64 Teams Announced For Paris 2011 Homeless World Cup
Wed 1st Dec 2010 | Club & Country Competitions
From 21-28 August 2011, France and the City of Paris will host 64 teams – 48 teams in the Homeless World Cup and 16 all women’s teams, uniting together at the 9th Homeless World Cup. Over 500 players will unite on the Champs–de-Mars, in the shadow of the Eiffel tower, for the week long tournament which uses football to energise homeless people into changing their own lives.
The 64 teams will represent homeless competitors from 53 nations all over the world. Teams heading to Paris include last year’s winners Brazil, India, Kenya, France, Cambodia and Indonesia, who will be attending the event for the first time. During the tournament, the players will be demonstrating their football skills in front of an estimated 50,000 strong crowd on specially designed pitches at one of France’s most iconic landmarks.
The Paris 2011 Homeless World Cup is supported nationally by Collectif ‘Remise en Jeu’, and Arsène Wenger, Manager of Arsenal Football Club, who is President of the Paris 2011 Homeless World Cup Local Organising Committee. He joins former international professional footballers Emmanuel Petit and Lilian Thuram, as ambassadors of the Paris 2011 Homeless World Cup.
Mel Young, Founder and President of the Homeless World Cup, is expecting an unprecedented level of interest in this year’s tournament. He said:
“Due to the increasing impact of this global event we have received more applications than ever before from nations wishing to appear at the Paris 2011 Homeless World Cup. This is a phenomenal opportunity for France and the City of Paris to unite and show the world the true power that football has to change lives.
“The Homeless World Cup exists to end homelessness. The impact of this competition is profound. It has engaged over 100,000 homeless people since it started and over 70% of participants have changed their lives for the better. The Paris 2011 Homeless World Cup is an opportunity for homeless people to move from being invisible to stand proud on a global stage, and be the true ambassadors for their country that they are.”
The Homeless World Cup is pioneering a radical level of change not seen before. 73% of players changed their lives for the better by coming off drugs and alcohol, moving into jobs, education, homes, training, reuniting with families and even going on to become players and coaches and set up social enterprises enabling other homeless people to change their situation.
Arsène Wenger, President of the Paris 2011 Homeless World Cup Local Organising Committee said: “What is important for a guy who is homeless is to give him a target again in life, for him to know that when he gets up he has training. He takes a shower, has lunch and knows that he has training again the next morning. It gives him something to think about, it gets discipline into his life again. When you lose that discipline, it becomes one of the big problems for young people. They cannot find a job because they are not shaved, not showered. Everybody rejects them, they feel on the outside, excluded.”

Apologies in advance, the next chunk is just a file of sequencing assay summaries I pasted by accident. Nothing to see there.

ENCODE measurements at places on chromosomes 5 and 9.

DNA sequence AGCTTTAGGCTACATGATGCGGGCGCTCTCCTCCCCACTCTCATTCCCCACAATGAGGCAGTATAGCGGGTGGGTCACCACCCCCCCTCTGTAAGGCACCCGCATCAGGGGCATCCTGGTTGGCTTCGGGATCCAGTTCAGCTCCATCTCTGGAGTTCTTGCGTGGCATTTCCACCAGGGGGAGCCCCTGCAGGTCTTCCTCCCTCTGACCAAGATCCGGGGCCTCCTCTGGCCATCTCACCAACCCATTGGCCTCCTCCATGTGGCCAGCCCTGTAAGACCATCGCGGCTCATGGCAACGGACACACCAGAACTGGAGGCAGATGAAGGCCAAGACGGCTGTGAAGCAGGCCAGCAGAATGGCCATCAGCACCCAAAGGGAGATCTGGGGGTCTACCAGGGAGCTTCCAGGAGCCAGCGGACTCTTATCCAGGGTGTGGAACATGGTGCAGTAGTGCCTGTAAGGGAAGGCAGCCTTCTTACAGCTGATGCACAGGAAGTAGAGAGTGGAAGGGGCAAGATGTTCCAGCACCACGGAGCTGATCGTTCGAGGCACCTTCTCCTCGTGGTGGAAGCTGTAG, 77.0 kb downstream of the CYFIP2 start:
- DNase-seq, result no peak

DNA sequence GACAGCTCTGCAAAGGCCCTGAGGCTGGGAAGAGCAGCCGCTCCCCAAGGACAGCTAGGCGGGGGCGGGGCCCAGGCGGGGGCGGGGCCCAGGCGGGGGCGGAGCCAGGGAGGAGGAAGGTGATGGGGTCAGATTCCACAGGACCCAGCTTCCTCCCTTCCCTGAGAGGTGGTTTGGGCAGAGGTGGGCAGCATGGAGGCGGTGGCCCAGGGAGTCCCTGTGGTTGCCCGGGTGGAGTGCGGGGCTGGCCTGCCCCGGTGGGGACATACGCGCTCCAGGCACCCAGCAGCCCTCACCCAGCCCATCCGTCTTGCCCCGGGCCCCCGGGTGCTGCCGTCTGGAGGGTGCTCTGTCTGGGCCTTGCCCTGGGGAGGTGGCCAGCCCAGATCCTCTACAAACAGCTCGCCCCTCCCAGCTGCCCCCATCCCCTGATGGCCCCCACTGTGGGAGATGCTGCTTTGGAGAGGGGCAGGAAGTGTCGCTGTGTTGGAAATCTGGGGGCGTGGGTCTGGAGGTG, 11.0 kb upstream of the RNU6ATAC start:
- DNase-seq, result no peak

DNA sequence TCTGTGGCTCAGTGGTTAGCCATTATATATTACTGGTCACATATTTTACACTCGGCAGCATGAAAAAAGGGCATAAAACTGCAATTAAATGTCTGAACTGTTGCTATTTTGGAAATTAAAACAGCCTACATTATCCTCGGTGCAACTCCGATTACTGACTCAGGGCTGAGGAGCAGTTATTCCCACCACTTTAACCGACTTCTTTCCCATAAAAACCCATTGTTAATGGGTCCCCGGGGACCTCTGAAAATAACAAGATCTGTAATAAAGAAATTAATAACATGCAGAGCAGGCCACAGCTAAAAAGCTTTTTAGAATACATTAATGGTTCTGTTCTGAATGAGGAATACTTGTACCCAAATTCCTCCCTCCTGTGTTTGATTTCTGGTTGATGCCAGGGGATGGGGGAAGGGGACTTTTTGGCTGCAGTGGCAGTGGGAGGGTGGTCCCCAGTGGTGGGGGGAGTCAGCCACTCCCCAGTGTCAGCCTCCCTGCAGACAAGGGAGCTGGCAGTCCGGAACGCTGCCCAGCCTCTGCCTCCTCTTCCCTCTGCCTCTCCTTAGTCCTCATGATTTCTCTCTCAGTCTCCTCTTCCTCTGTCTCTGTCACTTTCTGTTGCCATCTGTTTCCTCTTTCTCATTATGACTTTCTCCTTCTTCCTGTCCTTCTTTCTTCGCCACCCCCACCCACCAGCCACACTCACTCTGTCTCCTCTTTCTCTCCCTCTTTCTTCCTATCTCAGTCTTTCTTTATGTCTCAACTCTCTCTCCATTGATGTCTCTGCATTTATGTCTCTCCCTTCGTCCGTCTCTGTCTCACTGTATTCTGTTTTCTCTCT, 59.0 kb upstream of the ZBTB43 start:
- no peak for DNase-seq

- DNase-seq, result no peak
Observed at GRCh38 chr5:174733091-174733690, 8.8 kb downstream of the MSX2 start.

Global Support for Paris
The Paris 2011 Homeless World Cup supporters include UEFA, United Nations, Nike, and Global Ambassador Eric Cantona and international footballers Didier Drogba, and Rio Ferdinand.
UEFA President Michel Platini on why they are involved with the Homeless World Cup and why more people need to be involved.
"UEFA have partnered the Homeless World Cup since its first edition in Graz, Austria in 2003. We share its vision of helping homeless people through football. UEFA not only cares about football, UEFA cares about ending homelessness."
Patrick Mbue, from France is one of four Global Ambassadors for the Homeless World Cup. Patrick arrived in France from Rwanda. He found himself in a strange country, without a work permit, and unable to earn an income he became homeless. Patrick is now a coach with top French football club and 8 times French Cup Winners Paris St Germain.
Patrick joined the football team at the homeless organisation Collectif ‘Remise en Jeu’ where his talent was clear and his team spirit was noted. He was soon selected to play for France at the Copenhagen 2007 Homeless World Cup. Committed to Collectif ‘Remise en Jeu’ and supporting people on the margins of society he went on to become the coach for the French national Homeless World Cup team and led them to the Melbourne 2008 and Milan 2009 tournaments. He is also the secretary of the organisation and a member of Local Organizing Committee for the Paris 2011 Homeless World Cup.
Patrick said: “My participation in the Homeless World Cup brought about a profound personal change. It allowed me to regain my self-respect to take important steps in my life and I was also able to regain a high standard of play in my game.”
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